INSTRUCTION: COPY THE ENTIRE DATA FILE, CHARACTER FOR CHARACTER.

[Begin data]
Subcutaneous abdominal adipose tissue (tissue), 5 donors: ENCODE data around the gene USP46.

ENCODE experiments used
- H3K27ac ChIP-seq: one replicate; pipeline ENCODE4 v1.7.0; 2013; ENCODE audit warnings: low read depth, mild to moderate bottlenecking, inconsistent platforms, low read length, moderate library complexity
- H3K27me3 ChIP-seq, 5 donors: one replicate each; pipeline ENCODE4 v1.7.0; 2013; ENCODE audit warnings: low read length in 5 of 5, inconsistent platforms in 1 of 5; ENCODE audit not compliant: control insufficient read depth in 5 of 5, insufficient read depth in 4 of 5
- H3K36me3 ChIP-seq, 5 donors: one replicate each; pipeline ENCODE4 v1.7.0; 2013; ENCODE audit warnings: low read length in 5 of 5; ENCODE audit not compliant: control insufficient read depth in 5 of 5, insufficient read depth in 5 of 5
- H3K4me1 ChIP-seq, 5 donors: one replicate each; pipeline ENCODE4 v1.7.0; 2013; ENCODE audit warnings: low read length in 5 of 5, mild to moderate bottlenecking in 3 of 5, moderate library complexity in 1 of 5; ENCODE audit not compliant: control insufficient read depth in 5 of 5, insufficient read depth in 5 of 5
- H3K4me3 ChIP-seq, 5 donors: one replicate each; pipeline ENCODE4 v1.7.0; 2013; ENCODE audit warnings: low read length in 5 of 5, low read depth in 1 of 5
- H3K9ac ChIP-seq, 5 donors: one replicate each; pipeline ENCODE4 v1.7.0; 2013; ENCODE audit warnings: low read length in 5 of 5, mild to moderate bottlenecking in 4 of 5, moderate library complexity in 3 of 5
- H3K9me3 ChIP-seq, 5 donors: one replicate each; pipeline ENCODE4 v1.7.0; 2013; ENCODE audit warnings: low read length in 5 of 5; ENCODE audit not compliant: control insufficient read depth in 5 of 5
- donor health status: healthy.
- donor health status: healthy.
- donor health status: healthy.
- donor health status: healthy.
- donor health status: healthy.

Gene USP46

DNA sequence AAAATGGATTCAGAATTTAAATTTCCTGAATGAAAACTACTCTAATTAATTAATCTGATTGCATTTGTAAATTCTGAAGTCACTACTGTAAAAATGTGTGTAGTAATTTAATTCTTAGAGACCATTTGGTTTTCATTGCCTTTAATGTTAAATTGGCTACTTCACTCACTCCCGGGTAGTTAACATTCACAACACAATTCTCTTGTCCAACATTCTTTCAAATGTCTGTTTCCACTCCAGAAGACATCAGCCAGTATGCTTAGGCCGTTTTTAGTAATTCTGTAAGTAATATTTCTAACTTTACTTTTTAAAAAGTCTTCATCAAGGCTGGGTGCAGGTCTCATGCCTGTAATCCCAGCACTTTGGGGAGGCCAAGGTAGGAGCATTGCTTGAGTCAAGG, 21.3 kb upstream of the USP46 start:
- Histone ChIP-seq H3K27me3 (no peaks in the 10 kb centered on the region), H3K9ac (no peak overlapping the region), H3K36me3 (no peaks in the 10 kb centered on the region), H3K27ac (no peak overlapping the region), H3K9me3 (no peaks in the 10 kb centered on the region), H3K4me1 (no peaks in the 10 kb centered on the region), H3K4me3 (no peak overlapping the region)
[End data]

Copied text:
Subcutaneous abdominal adipose tissue (tissue), 5 donors: ENCODE data around the gene USP46.

ENCODE experiments used
- H3K27ac ChIP-seq: one replicate; pipeline ENCODE4 v1.7.0; 2013; ENCODE audit warnings: low read depth, mild to moderate bottlenecking, inconsistent platforms, low read length, moderate library complexity
- H3K27me3 ChIP-seq, 5 donors: one replicate each; pipeline ENCODE4 v1.7.0; 2013; ENCODE audit warnings: low read length in 5 of 5, inconsistent platforms in 1 of 5; ENCODE audit not compliant: control insufficient read depth in 5 of 5, insufficient read depth in 4 of 5
- H3K36me3 ChIP-seq, 5 donors: one replicate each; pipeline ENCODE4 v1.7.0; 2013; ENCODE audit warnings: low read length in 5 of 5; ENCODE audit not compliant: control insufficient read depth in 5 of 5, insufficient read depth in 5 of 5
- H3K4me1 ChIP-seq, 5 donors: one replicate each; pipeline ENCODE4 v1.7.0; 2013; ENCODE audit warnings: low read length in 5 of 5, mild to moderate bottlenecking in 3 of 5, moderate library complexity in 1 of 5; ENCODE audit not compliant: control insufficient read depth in 5 of 5, insufficient read depth in 5 of 5
- H3K4me3 ChIP-seq, 5 donors: one replicate each; pipeline ENCODE4 v1.7.0; 2013; ENCODE audit warnings: low read length in 5 of 5, low read depth in 1 of 5
- H3K9ac ChIP-seq, 5 donors: one replicate each; pipeline ENCODE4 v1.7.0; 2013; ENCODE audit warnings: low read length in 5 of 5, mild to moderate bottlenecking in 4 of 5, moderate library complexity in 3 of 5
- H3K9me3 ChIP-seq, 5 donors: one replicate each; pipeline ENCODE4 v1.7.0; 2013; ENCODE audit warnings: low read length in 5 of 5; ENCODE audit not compliant: control insufficient read depth in 5 of 5
- donor health status: healthy.
- donor health status: healthy.
- donor health status: healthy.
- donor health status: healthy.
- donor health status: healthy.

Gene USP46

DNA sequence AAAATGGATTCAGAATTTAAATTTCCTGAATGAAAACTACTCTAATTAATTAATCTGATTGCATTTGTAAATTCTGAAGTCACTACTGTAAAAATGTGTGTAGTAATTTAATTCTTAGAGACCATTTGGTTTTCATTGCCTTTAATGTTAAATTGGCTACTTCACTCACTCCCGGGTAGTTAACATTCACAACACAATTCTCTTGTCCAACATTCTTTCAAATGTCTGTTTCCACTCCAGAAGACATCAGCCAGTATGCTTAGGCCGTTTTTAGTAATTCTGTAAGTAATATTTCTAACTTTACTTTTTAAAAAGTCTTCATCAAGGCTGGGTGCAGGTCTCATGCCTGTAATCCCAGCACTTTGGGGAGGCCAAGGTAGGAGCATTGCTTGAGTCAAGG, 21.3 kb upstream of the USP46 start:
- Histone ChIP-seq H3K27me3 (no peaks in the 10 kb centered on the region), H3K9ac (no peak overlapping the region), H3K36me3 (no peaks in the 10 kb centered on the region), H3K27ac (no peak overlapping the region), H3K9me3 (no peaks in the 10 kb centered on the region), H3K4me1 (no peaks in the 10 kb centered on the region), H3K4me3 (no peak overlapping the region)